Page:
Channel Islands National Park encompasses five islands and one mile of surrounding ocean, off the coast of Santa Barbara in Southern California. These remote islands protect unique habitat and marine life, some found nowhere else on earth.
The Channel Islands National Park consists of:
– San Miguel
– Santa Rosa
– Santa Cruz
– Santa Barbara
They range in size from tiny Santa Barbara Island (644 acres) to the largest, Santa Cruz (61,972 acres). Each one is unique; some with steep cliffs and sea caves; others with rolling green hills and spectacular views. Each one is also home to a wide diversity of plants and sea life.
San Miguel Island has a large population of Northern Elephant Seals and Anacapa Island is the largest brown pelican rookery in the United States. Once listed as an endangered species, they have recovered thanks to protection. Now when you visit Anacapa, there are months when parts of the island are closed to protect their nests.
Channel Islands National Park Visitor Centers
The main visitor center for Channel Islands National Park is in Ventura. There you can see a movie and exhibits, learn more about the islands and their history, and see a marine life and plant exhibit. The ranger there can also tell you more about how you might visit the islands and what there is to do during your visit.
Note that there is an other small visitor center in Santa Barbara, at the Santa Barbara Maritime Museum.
How to Visit the Channel Islands
There are only two ways to get to the Islands … by plane or boat. You can charter a small plane from Camarillo, but for most folks, this might be a bit on the pricey side. And of course, if you are fortunate enough to have your own boat, the Channel Islands are a great destination!
Most people visit the Channel Islands by tour boat. The National Park Service works with a concessionaire, Island Packers, to offer transportation to each of the islands. Some of these operate year-round; others run only during spring/summer months. Reservations are required.
Depending on the island you want to visit, the channel crossing can take as long as 2 to 3 hours, but during most trips you will see an abundance of sea life. We saw dolphins and whales, plus a ton of seabirds.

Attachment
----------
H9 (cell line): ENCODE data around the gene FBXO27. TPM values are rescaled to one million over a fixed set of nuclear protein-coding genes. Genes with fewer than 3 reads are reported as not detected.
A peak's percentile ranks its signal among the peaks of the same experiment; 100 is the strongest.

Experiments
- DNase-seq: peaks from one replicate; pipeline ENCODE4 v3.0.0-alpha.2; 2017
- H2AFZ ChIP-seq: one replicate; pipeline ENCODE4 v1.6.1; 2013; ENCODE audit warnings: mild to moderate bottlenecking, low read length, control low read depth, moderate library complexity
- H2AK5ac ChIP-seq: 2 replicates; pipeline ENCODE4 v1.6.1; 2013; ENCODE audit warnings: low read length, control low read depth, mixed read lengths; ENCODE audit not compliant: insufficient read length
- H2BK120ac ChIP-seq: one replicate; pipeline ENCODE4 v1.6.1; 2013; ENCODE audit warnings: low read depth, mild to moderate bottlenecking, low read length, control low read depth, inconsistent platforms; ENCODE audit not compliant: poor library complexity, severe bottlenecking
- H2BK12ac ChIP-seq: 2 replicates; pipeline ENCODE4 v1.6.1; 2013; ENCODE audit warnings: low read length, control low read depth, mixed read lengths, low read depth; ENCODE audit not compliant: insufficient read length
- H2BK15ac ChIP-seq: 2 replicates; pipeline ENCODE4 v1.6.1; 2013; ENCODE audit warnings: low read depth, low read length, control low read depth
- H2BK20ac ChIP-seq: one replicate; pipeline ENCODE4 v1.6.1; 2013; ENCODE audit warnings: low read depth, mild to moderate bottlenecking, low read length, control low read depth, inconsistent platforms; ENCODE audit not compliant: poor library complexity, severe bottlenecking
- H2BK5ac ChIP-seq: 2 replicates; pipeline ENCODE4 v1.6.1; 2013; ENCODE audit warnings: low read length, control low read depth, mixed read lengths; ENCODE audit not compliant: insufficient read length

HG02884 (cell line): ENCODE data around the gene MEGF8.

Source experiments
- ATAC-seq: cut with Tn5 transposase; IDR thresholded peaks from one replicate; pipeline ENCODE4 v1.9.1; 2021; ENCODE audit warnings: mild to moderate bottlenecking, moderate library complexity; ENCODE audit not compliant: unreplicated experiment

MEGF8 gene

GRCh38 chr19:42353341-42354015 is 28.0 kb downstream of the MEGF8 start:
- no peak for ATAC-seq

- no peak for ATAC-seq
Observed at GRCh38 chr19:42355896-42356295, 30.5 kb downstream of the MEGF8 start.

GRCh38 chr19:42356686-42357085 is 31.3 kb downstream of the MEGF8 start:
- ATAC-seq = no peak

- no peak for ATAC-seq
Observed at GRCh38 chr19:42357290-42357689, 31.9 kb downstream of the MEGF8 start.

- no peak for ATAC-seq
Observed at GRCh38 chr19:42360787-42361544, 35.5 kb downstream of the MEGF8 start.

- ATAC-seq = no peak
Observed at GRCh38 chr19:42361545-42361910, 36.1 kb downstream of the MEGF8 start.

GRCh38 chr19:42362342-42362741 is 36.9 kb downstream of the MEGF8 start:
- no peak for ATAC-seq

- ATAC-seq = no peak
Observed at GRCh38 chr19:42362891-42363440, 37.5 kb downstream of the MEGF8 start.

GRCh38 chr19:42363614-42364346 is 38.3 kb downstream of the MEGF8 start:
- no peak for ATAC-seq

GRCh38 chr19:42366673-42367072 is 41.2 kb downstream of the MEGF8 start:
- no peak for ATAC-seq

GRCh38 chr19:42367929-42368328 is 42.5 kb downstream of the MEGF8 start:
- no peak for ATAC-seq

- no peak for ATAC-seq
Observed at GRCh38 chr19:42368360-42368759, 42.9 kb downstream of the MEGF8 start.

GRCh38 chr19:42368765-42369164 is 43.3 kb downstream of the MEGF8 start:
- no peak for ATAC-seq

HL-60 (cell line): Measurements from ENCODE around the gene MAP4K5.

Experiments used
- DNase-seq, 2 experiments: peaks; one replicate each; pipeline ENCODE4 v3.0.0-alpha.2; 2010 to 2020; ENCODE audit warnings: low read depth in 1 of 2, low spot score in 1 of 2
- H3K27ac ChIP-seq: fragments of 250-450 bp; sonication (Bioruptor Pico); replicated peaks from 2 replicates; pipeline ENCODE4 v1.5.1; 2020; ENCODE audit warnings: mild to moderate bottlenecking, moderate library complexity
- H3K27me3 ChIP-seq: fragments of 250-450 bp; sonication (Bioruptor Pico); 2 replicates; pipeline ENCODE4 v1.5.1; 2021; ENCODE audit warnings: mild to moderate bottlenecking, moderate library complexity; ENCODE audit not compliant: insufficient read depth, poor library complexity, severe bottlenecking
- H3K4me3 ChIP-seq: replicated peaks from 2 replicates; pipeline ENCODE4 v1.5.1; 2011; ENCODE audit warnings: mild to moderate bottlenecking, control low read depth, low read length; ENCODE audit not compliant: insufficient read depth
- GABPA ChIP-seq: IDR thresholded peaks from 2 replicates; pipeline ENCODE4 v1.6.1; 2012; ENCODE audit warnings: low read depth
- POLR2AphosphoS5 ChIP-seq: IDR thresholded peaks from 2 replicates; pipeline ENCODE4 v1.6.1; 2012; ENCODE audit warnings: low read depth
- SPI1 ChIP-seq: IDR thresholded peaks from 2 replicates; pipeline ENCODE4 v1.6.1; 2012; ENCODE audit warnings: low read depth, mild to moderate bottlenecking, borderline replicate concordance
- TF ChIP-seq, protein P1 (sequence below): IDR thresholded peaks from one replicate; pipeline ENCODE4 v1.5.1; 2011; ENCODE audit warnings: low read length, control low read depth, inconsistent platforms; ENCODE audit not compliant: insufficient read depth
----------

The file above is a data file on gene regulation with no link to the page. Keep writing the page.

What to do on the Channel Islands
Once you arrive on your chosen island, the only way to get around is on foot. Each island has established hiking trails and some offer ranger-led nature walks. (They will tell you all about this when you book your boat trip.) There are also opportunities to book kayaking excursions or rent a kayak so you can explore. The islands offer some of the best scuba diving in the area.
Unless you have your own boat, you will need to plan multiple trips if you want to visit each island, or do the island wildlife cruise which takes you along the shore of a couple islands.
Be aware that there are no services on the islands and only a couple locations have water. You really need to bring absolutely everything you will need for the duration of your visit.
Camping on the Channel Islands
If you want to do more than just a day trip, there are primitive campgrounds on all the islands. Picture being on an island – just you and the sea birds and stars! Amazing!
Reservations are required. Each of the islands are slightly different – the outer islands may be windy, you might experience fog, and some have very little shade. Be sure to talk to the rangers about what you can expect before you go.
Our visit to the Channel Islands
So far, we have only visited Anacapa. Our boat trip over was better than any whale-watching trip we’ve ever been on! It was amazing. We have a whale go right beneath our boat! The on-board naturalist also really made our trip interesting.
After making our way up the 153 steps from the boat, we were treated to spectacular views. There are restrooms and picnic areas near the ranger station there.
There are only 3 miles of easy trails on Anacapa – the farthest going out to Inspiration Point. From there you can see the rocky ridge of Middle and West Anacapa islands. Gorgeous. You are so remote and it is so quiet, you feel like you are on another planet.
You can also walk out to the lighthouse. This was the last one built on the west coast. From there you can see Arch Rock, covered in sea birds and ocean spray. Depending on the seas, this is a fun place to kayak!
We thought one of the most interesting things on the island was the work that conservation volunteers were doing to re-vegetate. Each of the new plants had a tiny mesh screen above it, there to harvest the fog to water the tiny plant! The islands are so dry, this is a brilliant way to get to every last drop of water. It is amazing to see how creative people can be, and it made us wonder how the original inhabitants and the latter-day farmers managed on these remote, dry islands.
There is so much to see and experience, we look forward to continuing our adventures on the Channel Islands … next up, a few nights camping on Santa Cruz.
Maybe it is time to plan your visit to this California sanctuary?